Este esquema nos permite grabar el gestor de arranque a través del mismo ARDUINO UNO. la desventaja de este grabado convencional es que no podremos grabar el bootloader en chips SMD y por ello he diseñado un PCB profesional gracias a JLCPCB para que podamos grabar el bootloader en chips DIP y también en chips SMD de la familia ATMEGA y ATTYNI 85


En este diagrama veremos la conexión entre los diferente chips de ATMEGA y ATTYNI85 para el grabado del bootloader y veremos al chip CH340 que nos servirá para la comunicación de los datos del software ARDUINO IDE hacia nuestra PCB.


Este chip nos servirá para la comunicación USB to serial para poder mandar nuestros códigos de manera directa software ARDUINO IDE y nuestra placa PCB ( quemador de bootloader) para ello en primera instancia no nos va reconocer cuando conectamos nuestra placa para ello necesitaremos de un DRIVER CH340 genérico para la familia CH340 (A-B-C-D-E-F-G) aquí les dejare el instalador del driver


Primeramente tenemos que tener el programa de ARDUINO ISP para poder cargar el bootloader a nuestros demas chips aqui les dejo el programa :

arduino ISP programa:

// ArduinoISP
// Copyright (c) 2008-2011 Randall Bohn
// If you require a license, see
// This sketch turns the Arduino into a AVRISP using the following Arduino pins:
// Pin 10 is used to reset the target microcontroller.
// By default, the hardware SPI pins MISO, MOSI and SCK are used to communicate
// with the target. On all Arduinos, these pins can be found
// on the ICSP/SPI header:
//               MISO °. . 5V (!) Avoid this pin on Due, Zero...
//               SCK   . . MOSI
//                     . . GND
// On some Arduinos (Uno,...), pins MOSI, MISO and SCK are the same pins as
// digital pin 11, 12 and 13, respectively. That is why many tutorials instruct
// you to hook up the target to these pins. If you find this wiring more
// practical, have a define USE_OLD_STYLE_WIRING. This will work even when not
// using an Uno. (On an Uno this is not needed).
// Alternatively you can use any other digital pin by configuring
// software ('BitBanged') SPI and having appropriate defines for PIN_MOSI,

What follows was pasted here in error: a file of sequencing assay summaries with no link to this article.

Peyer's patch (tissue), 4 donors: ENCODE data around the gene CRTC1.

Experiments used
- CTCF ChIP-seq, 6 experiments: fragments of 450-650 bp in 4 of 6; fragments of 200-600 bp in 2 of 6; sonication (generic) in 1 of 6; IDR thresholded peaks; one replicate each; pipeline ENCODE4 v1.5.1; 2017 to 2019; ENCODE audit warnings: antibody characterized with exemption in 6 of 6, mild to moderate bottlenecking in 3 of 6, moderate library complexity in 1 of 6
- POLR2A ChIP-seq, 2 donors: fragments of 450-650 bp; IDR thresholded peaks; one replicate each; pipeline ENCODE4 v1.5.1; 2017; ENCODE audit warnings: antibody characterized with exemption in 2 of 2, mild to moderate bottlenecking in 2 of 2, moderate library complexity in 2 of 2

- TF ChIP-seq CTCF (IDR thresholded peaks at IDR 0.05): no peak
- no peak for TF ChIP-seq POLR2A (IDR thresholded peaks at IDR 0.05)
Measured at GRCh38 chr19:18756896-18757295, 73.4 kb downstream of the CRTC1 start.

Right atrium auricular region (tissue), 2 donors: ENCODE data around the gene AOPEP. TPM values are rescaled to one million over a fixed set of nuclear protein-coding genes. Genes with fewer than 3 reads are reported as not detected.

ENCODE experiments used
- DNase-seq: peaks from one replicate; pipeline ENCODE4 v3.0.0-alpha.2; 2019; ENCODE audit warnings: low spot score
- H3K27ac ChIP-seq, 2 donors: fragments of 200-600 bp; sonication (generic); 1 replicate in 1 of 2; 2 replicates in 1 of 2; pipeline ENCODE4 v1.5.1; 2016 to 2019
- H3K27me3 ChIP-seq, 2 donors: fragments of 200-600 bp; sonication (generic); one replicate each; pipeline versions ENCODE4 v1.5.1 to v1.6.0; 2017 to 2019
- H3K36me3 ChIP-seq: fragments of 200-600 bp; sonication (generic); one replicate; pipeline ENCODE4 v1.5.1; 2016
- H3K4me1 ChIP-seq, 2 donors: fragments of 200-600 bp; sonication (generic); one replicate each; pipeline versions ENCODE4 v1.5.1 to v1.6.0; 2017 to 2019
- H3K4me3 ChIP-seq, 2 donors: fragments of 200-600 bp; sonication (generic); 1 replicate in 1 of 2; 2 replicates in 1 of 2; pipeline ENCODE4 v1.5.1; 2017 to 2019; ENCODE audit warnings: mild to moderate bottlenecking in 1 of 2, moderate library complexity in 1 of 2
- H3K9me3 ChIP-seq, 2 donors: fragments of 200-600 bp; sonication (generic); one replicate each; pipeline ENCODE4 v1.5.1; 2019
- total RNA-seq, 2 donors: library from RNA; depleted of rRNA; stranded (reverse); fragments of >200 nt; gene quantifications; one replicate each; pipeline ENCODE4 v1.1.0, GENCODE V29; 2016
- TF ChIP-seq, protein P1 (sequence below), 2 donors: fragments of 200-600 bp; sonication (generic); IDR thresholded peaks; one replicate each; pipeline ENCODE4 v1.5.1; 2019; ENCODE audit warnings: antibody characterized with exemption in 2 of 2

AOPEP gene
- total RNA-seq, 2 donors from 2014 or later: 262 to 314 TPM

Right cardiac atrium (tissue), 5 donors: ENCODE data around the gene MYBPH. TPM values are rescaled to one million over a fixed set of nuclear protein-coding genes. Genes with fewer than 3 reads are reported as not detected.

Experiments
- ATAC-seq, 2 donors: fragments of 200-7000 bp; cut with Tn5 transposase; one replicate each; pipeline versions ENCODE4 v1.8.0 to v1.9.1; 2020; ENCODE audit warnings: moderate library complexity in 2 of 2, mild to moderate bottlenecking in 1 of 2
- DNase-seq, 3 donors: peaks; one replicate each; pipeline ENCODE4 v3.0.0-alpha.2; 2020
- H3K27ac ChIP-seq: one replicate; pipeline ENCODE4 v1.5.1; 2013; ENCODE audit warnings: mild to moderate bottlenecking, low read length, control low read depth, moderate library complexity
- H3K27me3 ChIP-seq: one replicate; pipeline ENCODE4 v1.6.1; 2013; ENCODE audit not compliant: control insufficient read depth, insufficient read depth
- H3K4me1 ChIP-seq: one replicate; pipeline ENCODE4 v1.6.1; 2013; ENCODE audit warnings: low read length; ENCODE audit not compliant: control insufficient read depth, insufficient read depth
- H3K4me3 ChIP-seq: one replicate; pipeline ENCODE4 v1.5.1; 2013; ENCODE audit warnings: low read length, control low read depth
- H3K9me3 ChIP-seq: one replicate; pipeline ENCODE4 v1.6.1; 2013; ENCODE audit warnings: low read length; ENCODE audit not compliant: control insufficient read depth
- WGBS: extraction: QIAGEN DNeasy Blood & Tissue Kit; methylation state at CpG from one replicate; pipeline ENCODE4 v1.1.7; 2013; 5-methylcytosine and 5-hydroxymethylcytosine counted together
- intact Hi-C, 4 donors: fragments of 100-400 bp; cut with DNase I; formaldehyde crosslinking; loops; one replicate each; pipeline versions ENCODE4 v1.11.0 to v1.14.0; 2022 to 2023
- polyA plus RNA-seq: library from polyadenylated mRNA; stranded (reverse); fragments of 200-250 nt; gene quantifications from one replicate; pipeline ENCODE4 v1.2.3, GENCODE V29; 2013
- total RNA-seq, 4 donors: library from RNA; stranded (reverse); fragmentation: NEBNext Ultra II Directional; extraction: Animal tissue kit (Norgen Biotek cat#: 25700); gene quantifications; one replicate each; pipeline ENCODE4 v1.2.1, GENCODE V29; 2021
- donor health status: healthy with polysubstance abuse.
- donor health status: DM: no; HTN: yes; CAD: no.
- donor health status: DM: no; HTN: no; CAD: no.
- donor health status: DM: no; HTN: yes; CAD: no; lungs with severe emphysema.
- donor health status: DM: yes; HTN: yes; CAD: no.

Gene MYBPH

// IMPORTANT: When using an Arduino that is not 5V tolerant (Due, Zero, ...) as
// the programmer, make sure to not expose any of the programmer's pins to 5V.
// A simple way to accomplish this is to power the complete system (programmer
// and target) at 3V3.
// Put an LED (with resistor) on the following pins:
// 9: Heartbeat   - shows the programmer is running
// 8: Error       - Lights up if something goes wrong (use red if that makes sense)
// 7: Programming - In communication with the slave

#include "Arduino.h"
#undef SERIAL

#define PROG_FLICKER true

// Configure SPI clock (in Hz).
// E.g. for an ATtiny @ 128 kHz: the datasheet states that both the high and low
// SPI clock pulse must be > 2 CPU cycles, so take 3 cycles i.e. divide target
// f_cpu by 6:
//     #define SPI_CLOCK            (128000/6)
// A clock slow enough for an ATtiny85 @ 1 MHz, is a reasonable default:

#define SPI_CLOCK 		(1000000/6)

// Select hardware or software SPI, depending on SPI clock.
// Currently only for AVR, for other architectures (Due, Zero,...), hardware SPI
// is probably too fast anyway.

#if defined(ARDUINO_ARCH_AVR)

  #if SPI_CLOCK > (F_CPU / 128)
    #define USE_HARDWARE_SPI


// Configure which pins to use:

// The standard pin configuration.

  #define RESET     10 // Use pin 10 to reset the target rather than SS
  #define LED_HB    9
  #define LED_ERR   8
  #define LED_PMODE 7

  // Uncomment following line to use the old Uno style wiring
  // (using pin 11, 12 and 13 instead of the...
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